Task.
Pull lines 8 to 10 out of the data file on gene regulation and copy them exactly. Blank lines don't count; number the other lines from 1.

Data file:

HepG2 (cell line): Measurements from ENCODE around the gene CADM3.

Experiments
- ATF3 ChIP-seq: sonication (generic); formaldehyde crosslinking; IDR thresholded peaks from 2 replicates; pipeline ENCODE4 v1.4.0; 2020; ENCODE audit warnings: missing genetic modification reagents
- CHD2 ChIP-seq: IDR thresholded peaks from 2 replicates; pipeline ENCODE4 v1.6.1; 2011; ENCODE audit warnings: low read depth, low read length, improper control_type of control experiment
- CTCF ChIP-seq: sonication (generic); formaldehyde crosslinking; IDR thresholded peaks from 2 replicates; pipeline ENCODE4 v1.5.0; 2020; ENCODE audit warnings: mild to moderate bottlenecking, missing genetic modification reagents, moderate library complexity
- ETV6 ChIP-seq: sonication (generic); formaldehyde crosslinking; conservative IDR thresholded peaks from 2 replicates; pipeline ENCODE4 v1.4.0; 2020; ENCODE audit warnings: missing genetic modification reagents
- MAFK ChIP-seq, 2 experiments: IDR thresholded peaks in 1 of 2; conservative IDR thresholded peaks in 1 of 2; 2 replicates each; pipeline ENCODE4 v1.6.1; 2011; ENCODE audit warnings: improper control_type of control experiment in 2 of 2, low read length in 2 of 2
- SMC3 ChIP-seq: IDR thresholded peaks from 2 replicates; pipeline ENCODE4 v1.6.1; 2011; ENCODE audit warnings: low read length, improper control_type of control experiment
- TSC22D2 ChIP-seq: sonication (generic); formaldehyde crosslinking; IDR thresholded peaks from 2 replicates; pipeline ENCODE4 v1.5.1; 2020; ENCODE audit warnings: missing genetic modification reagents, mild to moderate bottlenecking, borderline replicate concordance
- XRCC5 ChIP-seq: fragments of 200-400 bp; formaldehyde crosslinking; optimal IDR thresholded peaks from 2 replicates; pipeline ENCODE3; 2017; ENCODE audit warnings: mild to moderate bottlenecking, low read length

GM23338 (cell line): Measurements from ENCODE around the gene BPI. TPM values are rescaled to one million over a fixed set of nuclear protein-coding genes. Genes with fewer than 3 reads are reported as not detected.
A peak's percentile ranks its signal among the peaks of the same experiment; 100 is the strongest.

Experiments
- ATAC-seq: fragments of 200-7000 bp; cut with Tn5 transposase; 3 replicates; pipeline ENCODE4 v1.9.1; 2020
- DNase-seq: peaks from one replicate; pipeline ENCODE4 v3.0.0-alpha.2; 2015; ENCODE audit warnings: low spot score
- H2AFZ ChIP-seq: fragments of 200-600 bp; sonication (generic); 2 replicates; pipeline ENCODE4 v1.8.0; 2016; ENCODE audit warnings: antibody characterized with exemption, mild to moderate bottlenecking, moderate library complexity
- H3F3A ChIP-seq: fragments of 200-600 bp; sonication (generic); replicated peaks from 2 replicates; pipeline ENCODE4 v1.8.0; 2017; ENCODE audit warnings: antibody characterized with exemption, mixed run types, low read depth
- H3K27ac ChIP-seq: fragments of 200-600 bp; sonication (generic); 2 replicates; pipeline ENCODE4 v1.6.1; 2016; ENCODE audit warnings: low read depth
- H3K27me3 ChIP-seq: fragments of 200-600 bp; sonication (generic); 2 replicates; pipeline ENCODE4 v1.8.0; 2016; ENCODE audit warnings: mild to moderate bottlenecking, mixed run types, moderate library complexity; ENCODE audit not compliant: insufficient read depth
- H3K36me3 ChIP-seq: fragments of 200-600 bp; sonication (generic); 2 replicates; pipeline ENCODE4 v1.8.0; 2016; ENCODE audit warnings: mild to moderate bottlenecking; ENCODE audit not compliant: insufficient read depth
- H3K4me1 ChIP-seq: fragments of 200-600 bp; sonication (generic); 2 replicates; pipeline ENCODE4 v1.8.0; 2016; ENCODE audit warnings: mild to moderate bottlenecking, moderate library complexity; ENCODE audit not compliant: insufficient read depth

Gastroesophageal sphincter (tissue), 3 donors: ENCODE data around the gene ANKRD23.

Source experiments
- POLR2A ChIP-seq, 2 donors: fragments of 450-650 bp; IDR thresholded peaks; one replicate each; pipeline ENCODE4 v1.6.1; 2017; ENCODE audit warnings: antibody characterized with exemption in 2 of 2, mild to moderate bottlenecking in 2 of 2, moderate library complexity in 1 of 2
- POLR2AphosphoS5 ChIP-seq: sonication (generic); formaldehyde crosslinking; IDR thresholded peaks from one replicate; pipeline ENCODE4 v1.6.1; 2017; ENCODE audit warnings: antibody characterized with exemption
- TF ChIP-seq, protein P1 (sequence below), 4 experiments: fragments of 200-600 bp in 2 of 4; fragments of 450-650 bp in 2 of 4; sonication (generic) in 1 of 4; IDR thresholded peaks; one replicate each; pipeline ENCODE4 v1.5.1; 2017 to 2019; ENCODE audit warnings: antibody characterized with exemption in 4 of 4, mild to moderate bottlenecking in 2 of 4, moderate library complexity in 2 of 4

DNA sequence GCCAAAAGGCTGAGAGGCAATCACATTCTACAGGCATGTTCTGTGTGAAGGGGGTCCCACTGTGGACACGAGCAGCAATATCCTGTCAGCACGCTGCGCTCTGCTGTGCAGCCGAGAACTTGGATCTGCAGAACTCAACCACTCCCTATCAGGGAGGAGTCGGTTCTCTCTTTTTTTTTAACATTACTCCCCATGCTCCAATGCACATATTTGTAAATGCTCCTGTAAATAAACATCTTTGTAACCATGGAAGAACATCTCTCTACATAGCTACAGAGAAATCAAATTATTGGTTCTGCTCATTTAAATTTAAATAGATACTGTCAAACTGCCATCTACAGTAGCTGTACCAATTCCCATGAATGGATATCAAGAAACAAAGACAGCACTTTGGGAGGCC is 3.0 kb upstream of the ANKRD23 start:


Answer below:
- SMC3 ChIP-seq: IDR thresholded peaks from 2 replicates; pipeline ENCODE4 v1.6.1; 2011; ENCODE audit warnings: low read length, improper control_type of control experiment
- TSC22D2 ChIP-seq: sonication (generic); formaldehyde crosslinking; IDR thresholded peaks from 2 replicates; pipeline ENCODE4 v1.5.1; 2020; ENCODE audit warnings: missing genetic modification reagents, mild to moderate bottlenecking, borderline replicate concordance
- XRCC5 ChIP-seq: fragments of 200-400 bp; formaldehyde crosslinking; optimal IDR thresholded peaks from 2 replicates; pipeline ENCODE3; 2017; ENCODE audit warnings: mild to moderate bottlenecking, low read length